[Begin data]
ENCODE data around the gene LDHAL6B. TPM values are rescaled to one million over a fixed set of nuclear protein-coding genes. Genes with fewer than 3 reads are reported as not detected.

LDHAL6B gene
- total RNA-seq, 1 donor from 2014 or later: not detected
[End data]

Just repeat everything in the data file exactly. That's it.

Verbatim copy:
ENCODE data around the gene LDHAL6B. TPM values are rescaled to one million over a fixed set of nuclear protein-coding genes. Genes with fewer than 3 reads are reported as not detected.

LDHAL6B gene
- total RNA-seq, 1 donor from 2014 or later: not detected